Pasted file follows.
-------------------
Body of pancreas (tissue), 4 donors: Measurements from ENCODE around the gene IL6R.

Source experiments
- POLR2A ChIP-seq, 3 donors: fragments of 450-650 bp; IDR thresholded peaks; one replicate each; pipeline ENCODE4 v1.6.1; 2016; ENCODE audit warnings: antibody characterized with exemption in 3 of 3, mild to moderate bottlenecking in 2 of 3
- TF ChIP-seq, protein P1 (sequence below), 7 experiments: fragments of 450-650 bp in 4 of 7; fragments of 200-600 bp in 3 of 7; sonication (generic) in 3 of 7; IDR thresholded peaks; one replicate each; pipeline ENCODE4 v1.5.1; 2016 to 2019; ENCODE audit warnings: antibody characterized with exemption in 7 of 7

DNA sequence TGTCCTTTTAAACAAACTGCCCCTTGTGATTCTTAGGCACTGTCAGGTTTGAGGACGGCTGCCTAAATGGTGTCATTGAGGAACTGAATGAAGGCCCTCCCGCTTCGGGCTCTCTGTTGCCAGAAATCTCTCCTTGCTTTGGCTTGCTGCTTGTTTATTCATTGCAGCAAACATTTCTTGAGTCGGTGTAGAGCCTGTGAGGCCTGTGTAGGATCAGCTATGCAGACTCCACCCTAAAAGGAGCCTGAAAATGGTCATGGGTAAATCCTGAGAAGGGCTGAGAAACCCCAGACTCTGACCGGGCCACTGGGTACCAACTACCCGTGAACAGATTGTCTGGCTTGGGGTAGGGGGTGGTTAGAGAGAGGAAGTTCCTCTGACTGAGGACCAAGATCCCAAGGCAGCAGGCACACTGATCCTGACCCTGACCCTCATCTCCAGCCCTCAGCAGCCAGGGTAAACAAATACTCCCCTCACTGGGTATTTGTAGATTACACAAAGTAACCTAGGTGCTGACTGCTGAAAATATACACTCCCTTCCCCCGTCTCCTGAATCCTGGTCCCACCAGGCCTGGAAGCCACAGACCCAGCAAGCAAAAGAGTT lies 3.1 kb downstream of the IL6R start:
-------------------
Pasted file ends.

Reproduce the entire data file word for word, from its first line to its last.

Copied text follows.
Body of pancreas (tissue), 4 donors: Measurements from ENCODE around the gene IL6R.

Source experiments
- POLR2A ChIP-seq, 3 donors: fragments of 450-650 bp; IDR thresholded peaks; one replicate each; pipeline ENCODE4 v1.6.1; 2016; ENCODE audit warnings: antibody characterized with exemption in 3 of 3, mild to moderate bottlenecking in 2 of 3
- TF ChIP-seq, protein P1 (sequence below), 7 experiments: fragments of 450-650 bp in 4 of 7; fragments of 200-600 bp in 3 of 7; sonication (generic) in 3 of 7; IDR thresholded peaks; one replicate each; pipeline ENCODE4 v1.5.1; 2016 to 2019; ENCODE audit warnings: antibody characterized with exemption in 7 of 7

DNA sequence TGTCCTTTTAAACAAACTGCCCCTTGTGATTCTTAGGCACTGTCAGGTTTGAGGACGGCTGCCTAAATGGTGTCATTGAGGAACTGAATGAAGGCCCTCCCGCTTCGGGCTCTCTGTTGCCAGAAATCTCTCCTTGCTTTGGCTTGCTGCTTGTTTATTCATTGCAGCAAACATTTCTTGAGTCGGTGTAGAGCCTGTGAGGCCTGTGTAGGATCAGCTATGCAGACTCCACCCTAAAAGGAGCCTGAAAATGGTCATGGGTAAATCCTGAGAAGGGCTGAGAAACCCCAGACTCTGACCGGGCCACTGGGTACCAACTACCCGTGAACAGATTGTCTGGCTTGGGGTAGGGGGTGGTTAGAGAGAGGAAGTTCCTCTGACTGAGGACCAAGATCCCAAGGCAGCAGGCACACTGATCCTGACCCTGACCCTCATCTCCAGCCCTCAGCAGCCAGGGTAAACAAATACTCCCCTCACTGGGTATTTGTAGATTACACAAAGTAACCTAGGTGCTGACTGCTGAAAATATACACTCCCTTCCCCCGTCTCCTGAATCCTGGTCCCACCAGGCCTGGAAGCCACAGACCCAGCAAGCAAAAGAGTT lies 3.1 kb downstream of the IL6R start: